Reflections: No Letup in Discussion of Match Race Difference of Opinion Makes Racing Country Widely Divided on Sophomores, Daily Racing Form, 1955-06-27


view raw text

Reflections By Nelson Dunstan No Letup in Discussion of Match Race Difference of Opinion Makes Racing Country Widely Divided on Sophomores NEW YORK, N. Y., June 25. In the last week or two our mail has increased and it was largely due to talk of the proposed match between Nashua and Swaps. We- stated in this column that such a match is not possible until the fall and that we thought a much better race would be one engaging Nashua, Swaps, Helioscope and High Gun. Most of our letters, however, dealt with a meeting between the two three-year-olds and, to our surprise, they came from every part of the country. It is natural that East-eners and those in California should be "het up" over the match but we have had mail from such places as Miami, Detroit, Galveston and Hamilton, Ontario. William Samuels of New "Dorp, Staten Island, writes to say: "No one can blame the two owners for completing their schedules before talking seriously about a match. But we can dream, cant we? If they ever do meet, I believe Nashua would reverse the Kentucky Derby outcome. It is my belief that he is the best horse to come along since. Citation, Native Dancer and Tom Fool. I have been handicapping horses for 30 years and my pick would have to be Nashua." Veteran Horseman Fayors Chicago for Race It is surprising to us that so much difference ot opinion appears in these letters, but that is what makes horse racing. An interesting letter from a man who knows his horses came from Charles R. Fleischmanri, well-known New York owner of thoroughbreds. Fleisch-mann bought his first horse, Tony ..Bonoro, back in" May, 1907. He tells us about Superman, by Commando, winning the Suburban. It is his opinion that a three-year-old is as. capable in June as he will ever be. Like " the others, he has the proposed Nashua-Swaps match uppermost in mind and he says: "I found, your article setting forth the difficulties of arranging a series of matches between Nashua, and Swaps very interesting," particularly as. to what would happen to the later s matches dn case Swaps were again to beat Nashua and possibly though, not probably very easily in the first race. That possibility and its consequences never occurred to me. As the saying goes, youve got something there. Why wouldnt just one match race at Chicago suffice at some distance mutually agreed upon, thus equalizing, more or less, the length of the journey each contestant would have to make? If Swaps were to win again, the proper evaluation of the horses would be established. If Nashua should be victorious, then the result would be a powerful incentive for another meeting." Arthur Jerome Wright of Pasadena, Calif., "writes: "Neville Dunn of the Thoroughbred Record made the statement before the Kentucky Derby that in his opinion Nashua deserved ranking with Man o War, Citation and other great horses of the past. I know you did not see Swaps defeat Determine in the Cali-fornian but, if you had, I am sure you would agree that he is as good a horse as any we have seen in this country since the days of Colin; it is unfortunate that these two horses cannot meet until the fall, although, like a good vaudeville show, the best of the program comes toward the end. It is my opinion that Swaps would be the winner at any distance up to a mile and a quarter, although I see no reason why he would not be just as hard to beat at a mile and a half. Lets hope they do meet in the fall for, as you stated, this would be one of the best naturals of the century. You Boys in the East may think you have the best horse, but there are many of us out here in California who think differently. I have been attending the races since 1906 and I believe I have not seen a better horse than Swaps in all that time." Texans Believe Swaps Would Win Again .Most of us are inclined to believe that Texans bother little with horse racing, but, writing from the Gulf Towers Hotel in Galveston, .Walter A. Bailey says: "Yes, sir, way down here on this island we old horse players play horses. We, read the Chicago Racing Form and argue the same as do you fellows in New York. Right now, we are arguing about the merits of Swaps and Nashua. I think Mr. Woodward is a very wise man and I hope he does not allow public clamor to sway his opinion and get his horse beaten twice by Swaps. Swaps will beat Nashua every time they meet. Nashua will follow Swaps just as Blue Swords followed Count Fleet because always, one is faster than the other." We believe it was Confucious who said, "any fool knows that one horse can beat another," but he failed to say which horse. Our opinion of the outcome has been asked often. Well, we have no opinion. We look upon them as two very fine horses and, before their careers are ended, they might even be judged as "great." Swaps won the Derby and left no doubt as to his superiority on that particular day. What another meeting would bring about is a quetsion, and we would much rather leave it to the race than to attempt to guess the outcome. Saratoga Returned to Delaware Park DELAWARE PARK, Stanton, Del., June 25.-Montpeliers Saratoga, hero of the Leonard Richards Stakes, has been returned from Narragansett Park. The Blenheim n. colt appeared to be coasting to victory in the Providence Stakes at the Pawtucket track when he "propped and ducked" to the outside, antics which caused him. to be disqualified from the place award. t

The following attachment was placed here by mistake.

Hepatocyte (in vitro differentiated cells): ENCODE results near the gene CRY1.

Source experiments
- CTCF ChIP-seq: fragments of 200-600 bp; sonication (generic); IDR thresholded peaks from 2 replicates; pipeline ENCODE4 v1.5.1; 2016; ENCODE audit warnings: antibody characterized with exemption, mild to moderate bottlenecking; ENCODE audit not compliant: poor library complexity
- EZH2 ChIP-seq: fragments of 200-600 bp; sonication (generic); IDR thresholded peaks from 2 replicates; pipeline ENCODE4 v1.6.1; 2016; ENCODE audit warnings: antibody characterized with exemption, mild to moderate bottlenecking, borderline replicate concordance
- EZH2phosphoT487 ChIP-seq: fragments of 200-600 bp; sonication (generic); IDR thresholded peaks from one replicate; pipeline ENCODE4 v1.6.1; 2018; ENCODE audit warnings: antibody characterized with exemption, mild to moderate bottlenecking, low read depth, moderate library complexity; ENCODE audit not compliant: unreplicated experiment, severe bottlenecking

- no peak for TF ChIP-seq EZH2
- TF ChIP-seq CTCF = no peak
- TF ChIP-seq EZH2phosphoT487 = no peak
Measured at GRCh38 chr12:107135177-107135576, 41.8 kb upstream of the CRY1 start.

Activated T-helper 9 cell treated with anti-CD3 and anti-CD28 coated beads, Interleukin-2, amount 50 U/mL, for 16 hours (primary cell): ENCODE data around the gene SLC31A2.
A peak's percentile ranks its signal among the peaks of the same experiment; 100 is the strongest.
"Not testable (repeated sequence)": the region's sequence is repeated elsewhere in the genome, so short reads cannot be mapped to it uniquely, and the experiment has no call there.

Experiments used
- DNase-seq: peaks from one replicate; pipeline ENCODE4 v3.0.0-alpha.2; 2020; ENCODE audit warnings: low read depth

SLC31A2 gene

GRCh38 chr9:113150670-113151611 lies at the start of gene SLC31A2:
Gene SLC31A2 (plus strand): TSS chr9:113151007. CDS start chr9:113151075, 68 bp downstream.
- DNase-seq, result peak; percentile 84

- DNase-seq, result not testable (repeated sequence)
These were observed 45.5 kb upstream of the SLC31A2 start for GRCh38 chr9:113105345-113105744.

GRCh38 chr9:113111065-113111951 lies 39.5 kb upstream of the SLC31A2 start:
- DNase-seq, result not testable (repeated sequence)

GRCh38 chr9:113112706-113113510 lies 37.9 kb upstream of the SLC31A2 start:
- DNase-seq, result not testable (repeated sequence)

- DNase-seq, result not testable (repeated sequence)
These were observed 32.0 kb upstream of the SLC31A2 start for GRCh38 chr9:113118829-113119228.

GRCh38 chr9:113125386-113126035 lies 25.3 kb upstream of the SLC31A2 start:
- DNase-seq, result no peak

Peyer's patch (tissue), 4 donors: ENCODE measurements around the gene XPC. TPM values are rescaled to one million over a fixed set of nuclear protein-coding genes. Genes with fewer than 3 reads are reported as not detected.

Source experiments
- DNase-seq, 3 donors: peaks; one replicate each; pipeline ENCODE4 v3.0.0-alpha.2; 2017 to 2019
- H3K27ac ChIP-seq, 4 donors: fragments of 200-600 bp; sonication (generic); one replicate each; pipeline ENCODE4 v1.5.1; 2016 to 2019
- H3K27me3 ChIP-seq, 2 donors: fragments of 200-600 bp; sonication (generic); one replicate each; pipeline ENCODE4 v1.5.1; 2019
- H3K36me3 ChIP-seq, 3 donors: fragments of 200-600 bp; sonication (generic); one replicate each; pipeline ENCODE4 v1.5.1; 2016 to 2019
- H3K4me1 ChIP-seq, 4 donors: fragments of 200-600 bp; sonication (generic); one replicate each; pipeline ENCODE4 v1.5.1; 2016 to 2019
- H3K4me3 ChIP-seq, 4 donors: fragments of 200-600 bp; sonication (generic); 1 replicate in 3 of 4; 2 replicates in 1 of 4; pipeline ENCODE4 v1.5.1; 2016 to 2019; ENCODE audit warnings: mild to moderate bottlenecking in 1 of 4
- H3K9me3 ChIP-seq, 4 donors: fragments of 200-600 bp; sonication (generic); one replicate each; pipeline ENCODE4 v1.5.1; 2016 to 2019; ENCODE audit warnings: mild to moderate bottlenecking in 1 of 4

Persistent Link:
Local Identifier: drf1955062701_4_2
Library of Congress Record: